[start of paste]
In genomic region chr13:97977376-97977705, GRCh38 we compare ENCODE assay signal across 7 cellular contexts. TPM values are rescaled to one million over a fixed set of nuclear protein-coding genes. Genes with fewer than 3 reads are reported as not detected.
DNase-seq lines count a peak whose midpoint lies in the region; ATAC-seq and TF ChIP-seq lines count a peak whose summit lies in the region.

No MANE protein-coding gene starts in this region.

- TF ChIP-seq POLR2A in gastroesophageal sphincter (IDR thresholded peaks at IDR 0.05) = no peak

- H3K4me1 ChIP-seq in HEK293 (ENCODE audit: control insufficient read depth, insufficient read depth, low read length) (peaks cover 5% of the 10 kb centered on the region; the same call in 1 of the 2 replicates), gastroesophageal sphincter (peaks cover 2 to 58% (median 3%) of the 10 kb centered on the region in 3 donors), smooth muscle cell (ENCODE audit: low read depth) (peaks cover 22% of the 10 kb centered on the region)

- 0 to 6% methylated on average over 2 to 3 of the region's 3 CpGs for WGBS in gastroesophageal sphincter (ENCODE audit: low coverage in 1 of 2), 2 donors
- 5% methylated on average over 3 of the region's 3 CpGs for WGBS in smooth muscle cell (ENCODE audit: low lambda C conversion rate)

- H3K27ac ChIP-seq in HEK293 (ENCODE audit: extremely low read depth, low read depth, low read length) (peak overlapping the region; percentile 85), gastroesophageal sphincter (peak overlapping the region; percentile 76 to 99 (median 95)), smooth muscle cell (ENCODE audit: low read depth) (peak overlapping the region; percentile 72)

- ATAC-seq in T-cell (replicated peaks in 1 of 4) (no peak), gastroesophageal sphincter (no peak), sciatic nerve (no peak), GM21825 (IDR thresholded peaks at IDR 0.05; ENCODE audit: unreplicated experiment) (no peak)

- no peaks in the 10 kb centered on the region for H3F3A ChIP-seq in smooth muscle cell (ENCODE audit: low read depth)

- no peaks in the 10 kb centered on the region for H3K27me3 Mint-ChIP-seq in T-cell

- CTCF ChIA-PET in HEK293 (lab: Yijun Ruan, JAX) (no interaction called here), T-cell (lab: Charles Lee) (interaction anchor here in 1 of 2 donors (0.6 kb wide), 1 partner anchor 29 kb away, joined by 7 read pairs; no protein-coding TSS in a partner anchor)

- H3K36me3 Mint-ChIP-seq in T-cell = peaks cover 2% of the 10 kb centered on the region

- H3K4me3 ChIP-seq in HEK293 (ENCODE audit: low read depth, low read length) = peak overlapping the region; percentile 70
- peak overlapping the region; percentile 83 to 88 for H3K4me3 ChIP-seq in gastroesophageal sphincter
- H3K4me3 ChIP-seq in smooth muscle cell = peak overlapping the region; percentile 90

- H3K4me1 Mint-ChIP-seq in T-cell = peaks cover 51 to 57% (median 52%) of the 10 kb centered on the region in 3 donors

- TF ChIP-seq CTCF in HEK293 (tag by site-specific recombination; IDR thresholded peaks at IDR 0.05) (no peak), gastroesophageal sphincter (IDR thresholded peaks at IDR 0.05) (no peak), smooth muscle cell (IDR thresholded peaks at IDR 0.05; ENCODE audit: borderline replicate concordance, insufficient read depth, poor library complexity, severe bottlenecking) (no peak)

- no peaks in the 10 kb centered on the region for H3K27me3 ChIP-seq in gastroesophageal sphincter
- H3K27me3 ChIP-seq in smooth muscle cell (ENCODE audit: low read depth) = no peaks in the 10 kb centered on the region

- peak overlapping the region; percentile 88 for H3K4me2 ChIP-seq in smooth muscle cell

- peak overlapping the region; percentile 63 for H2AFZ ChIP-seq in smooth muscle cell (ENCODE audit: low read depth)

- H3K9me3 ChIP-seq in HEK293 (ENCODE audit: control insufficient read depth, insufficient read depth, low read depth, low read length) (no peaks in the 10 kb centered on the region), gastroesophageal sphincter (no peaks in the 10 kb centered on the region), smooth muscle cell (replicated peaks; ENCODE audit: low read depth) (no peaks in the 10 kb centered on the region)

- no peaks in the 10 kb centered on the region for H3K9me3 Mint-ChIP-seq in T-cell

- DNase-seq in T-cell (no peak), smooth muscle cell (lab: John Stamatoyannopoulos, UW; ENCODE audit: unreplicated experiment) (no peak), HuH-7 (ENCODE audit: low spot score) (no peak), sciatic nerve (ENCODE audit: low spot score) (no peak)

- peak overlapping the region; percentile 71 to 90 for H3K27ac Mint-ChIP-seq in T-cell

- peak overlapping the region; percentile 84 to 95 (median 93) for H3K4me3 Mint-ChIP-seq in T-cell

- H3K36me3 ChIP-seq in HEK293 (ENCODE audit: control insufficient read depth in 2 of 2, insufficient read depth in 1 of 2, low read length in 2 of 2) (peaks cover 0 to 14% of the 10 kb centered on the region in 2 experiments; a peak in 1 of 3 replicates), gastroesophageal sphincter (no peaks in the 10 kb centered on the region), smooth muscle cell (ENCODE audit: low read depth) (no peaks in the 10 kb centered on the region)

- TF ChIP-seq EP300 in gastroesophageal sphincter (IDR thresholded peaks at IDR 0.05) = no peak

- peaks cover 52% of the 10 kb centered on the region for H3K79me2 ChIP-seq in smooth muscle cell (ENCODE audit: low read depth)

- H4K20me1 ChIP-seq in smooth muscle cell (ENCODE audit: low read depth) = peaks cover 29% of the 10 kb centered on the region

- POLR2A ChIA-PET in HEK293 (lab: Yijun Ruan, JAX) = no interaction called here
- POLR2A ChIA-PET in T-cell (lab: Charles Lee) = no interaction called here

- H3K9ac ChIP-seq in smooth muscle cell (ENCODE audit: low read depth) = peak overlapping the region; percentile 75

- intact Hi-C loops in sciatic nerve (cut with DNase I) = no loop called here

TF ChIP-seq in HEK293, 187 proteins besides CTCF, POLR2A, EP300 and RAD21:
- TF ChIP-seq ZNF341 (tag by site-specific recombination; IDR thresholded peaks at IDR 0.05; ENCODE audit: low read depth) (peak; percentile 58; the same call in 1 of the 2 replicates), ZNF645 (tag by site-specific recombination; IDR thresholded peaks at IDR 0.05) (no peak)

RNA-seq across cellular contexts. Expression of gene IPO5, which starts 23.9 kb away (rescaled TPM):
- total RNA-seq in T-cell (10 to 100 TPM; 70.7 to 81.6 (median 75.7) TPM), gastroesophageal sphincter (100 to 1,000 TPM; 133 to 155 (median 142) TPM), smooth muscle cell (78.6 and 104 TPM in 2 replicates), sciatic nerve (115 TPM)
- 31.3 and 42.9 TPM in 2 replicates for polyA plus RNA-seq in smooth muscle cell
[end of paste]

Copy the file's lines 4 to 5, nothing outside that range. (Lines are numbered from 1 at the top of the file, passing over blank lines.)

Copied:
- TF ChIP-seq POLR2A in gastroesophageal sphincter (IDR thresholded peaks at IDR 0.05) = no peak

- H3K4me1 ChIP-seq in HEK293 (ENCODE audit: control insufficient read depth, insufficient read depth, low read length) (peaks cover 5% of the 10 kb centered on the region; the same call in 1 of the 2 replicates), gastroesophageal sphincter (peaks cover 2 to 58% (median 3%) of the 10 kb centered on the region in 3 donors), smooth muscle cell (ENCODE audit: low read depth) (peaks cover 22% of the 10 kb centered on the region)